The scientific community has been buzzing about nanotechnology ever since the discovery of the carbon nanotube in 1991, but last week was a particularly "big" week for nanotechnology: Nanomix, a private company based in California, launched an industrial sensor, the first commercial product incorporating carbon nanotubes as an integral part of a working device. Separately, Motorola (NYSE: MOT ) grew carbon nanotubes to its specifications and used them to manufacture a prototype flat-panel display screen. The company claims that the 42-inch screen is superior to current flat-screen technology, costs only $400 to manufacture, and is more energy efficient.
These are truly the next steps in a field of scientific research that stands to revolutionize health care, defense, energy, agriculture, and our everyday lives, and we want to get in on the ground floor (when it's ready to stand on).
Nanotech scientists manipulate individual atoms and molecules to create or enhance materials, devices, and systems. In addition to the aforementioned display screen, tiny nanotech innovations will have a big impact on our future, so it's perfectly reasonable for the scientific community to be vocal about its excitement. With more and more stunning laboratory breakthroughs being made every day, that buzz is justified.
But what of investors? Should our portfolios take notice of this emerging, Rule Breaking -- but as yet commercially unproven -- technology? Companies at the forefront of nanotechnology promise to be the commercial giants of the 21st century. Mastering the unique chemical and physical properties to potentially create products that promise to deliver disruptive technologies is what the nascent science is all about. Tomorrow's commercial giants can reward the patient investors who believed in them early on -- just ask the wise and wealthy early investors in IBM (NYSE: IBM ) .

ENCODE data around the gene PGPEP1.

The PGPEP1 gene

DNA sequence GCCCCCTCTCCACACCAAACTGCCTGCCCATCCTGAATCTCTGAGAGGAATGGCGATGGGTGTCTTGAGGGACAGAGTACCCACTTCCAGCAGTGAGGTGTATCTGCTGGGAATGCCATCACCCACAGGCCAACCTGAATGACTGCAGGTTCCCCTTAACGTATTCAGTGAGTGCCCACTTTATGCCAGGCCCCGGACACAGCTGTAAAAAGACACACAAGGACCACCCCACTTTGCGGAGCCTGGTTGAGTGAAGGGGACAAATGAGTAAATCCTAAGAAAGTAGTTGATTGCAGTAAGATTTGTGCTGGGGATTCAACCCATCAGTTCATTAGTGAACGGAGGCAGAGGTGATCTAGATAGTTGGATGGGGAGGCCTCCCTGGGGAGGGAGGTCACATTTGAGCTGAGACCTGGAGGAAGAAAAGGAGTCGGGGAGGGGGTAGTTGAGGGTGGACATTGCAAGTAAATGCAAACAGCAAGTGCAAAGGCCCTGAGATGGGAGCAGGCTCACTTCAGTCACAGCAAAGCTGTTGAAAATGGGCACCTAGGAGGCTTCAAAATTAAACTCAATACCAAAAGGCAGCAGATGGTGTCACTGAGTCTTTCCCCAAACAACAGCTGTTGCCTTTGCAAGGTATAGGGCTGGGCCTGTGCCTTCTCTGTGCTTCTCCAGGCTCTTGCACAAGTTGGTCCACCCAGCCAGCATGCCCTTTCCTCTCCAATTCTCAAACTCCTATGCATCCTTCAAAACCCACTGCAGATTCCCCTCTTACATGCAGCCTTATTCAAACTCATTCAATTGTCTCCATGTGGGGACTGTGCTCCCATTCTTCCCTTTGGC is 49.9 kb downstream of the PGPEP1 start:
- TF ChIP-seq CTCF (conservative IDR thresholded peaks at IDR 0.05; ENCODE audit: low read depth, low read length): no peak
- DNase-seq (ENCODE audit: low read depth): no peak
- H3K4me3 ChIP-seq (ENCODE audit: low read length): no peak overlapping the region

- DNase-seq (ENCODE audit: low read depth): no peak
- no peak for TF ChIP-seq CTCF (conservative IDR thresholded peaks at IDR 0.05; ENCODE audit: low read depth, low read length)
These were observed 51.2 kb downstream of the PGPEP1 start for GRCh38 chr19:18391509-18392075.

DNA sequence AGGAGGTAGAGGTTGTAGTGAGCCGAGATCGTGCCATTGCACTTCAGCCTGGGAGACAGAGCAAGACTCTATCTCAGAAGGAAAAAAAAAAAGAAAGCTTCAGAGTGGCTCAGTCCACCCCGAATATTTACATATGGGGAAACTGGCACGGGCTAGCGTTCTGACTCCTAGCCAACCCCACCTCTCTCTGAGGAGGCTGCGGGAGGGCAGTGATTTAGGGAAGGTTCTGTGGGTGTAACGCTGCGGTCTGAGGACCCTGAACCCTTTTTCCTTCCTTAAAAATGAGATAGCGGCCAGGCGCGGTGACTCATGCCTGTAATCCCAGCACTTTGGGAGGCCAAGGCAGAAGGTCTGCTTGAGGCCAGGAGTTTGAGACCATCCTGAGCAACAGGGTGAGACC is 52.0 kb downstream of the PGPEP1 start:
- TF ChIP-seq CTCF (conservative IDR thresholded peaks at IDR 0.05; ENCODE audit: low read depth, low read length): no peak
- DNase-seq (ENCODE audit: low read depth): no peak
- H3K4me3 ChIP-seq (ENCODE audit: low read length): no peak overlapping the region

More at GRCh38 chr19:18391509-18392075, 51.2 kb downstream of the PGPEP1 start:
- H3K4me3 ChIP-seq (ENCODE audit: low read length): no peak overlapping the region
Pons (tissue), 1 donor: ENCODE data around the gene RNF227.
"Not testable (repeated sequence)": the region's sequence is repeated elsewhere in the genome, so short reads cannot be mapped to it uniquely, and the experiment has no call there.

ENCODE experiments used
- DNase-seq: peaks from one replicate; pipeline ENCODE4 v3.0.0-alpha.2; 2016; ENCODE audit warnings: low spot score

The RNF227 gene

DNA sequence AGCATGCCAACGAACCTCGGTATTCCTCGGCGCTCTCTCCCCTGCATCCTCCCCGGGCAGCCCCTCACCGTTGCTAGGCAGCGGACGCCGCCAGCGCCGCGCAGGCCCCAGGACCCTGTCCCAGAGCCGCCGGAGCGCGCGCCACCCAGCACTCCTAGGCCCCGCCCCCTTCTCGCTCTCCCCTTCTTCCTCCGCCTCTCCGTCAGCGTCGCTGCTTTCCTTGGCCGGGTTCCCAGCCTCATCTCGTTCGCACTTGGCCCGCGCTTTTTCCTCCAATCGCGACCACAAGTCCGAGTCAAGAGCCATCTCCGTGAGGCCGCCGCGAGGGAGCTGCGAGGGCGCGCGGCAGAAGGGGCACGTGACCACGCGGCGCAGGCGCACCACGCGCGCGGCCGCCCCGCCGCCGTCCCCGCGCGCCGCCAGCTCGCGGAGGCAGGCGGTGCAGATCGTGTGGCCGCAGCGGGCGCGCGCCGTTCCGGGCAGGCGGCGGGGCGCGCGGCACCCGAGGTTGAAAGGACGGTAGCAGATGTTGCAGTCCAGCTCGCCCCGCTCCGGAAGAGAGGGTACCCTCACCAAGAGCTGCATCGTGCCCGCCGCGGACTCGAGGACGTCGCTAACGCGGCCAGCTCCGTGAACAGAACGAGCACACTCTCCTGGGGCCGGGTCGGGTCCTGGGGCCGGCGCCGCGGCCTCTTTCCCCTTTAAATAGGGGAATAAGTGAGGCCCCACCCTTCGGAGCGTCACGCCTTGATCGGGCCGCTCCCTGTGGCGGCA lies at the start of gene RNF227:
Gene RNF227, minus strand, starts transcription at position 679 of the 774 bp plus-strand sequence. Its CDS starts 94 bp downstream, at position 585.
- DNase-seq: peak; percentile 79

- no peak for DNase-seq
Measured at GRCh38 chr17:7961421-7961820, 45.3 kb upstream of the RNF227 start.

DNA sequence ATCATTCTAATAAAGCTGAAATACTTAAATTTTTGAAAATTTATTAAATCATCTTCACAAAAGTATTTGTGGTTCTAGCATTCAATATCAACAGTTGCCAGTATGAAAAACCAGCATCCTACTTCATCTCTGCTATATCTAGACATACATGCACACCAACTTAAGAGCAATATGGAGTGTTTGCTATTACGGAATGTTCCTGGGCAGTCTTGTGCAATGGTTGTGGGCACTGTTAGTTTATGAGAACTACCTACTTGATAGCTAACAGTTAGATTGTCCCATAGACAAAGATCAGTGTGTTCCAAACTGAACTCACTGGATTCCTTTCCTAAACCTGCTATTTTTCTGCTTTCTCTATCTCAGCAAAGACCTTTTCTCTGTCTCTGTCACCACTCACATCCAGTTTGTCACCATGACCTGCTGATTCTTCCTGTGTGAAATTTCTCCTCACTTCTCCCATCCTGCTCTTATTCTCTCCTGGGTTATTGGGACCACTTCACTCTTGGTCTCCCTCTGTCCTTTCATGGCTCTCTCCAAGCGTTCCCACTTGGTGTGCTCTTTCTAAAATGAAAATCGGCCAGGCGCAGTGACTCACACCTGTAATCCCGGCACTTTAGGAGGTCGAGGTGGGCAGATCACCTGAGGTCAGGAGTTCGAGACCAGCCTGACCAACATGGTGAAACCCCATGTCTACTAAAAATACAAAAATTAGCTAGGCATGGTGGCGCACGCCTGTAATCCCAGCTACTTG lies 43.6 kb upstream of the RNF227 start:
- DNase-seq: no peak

Seeing down the road
And that's a key point, because we are still very much in the development stage for many nanotech breakthroughs. Turning important lab discoveries into commercially available disruptive technologies is a complicated and arduous process, which partly explains why the increasing excitement from the investing community is not yet justified. The commercial results of this science are less than stunning so far and have provided somewhat less-than-stunning investment returns. The important words here, however, are "so far."
We remain convinced that in the long term, nanotechnology will create new markets, produce substantial savings in existing industries, and provide returns for investors that will likely surpass all previous disruptive technologies. Merrill Lynch (NYSE: MER ) agrees. Its investment gurus recently proclaimed that nanotechnology is at the beginning of a 30-year trend. While investors should be excited about that, your investment dollars should not be thrown into any old nano company with a breakthrough-touting press release. At our Motley Fool Rule Breakers investment service, we follow this industry from the ground floor, ready to advise our community on outstanding investment opportunities as they arise. We also aim to alert our readers to the hype artists and other dubious characters looking to make a quick buck in this area.
A little reality
There is little commercial evidence to date to support companies gaining 50% in a day based solely upon being awarded a nano patent, as happened recently with Nanogen (Nasdaq: NGEN ) . When a company claims a technological breakthrough in a press release and gains 129% in one day, as Altair Nanotechnologies (Nasdaq: ALTI ) recently did, we need a little reality check. Such spectacular returns make the investment potential of nanotechnology look appetizing, but don't be fooled by those single-day jumps. Take a look at those share prices six months after the news breaks, when no commercial revenues have accrued from the patent or technological "breakthrough." It's not pretty, and it's a perpetual cycle. A graph of Nanogen's stock performance looks like you could take an intense mountain bike ride on it.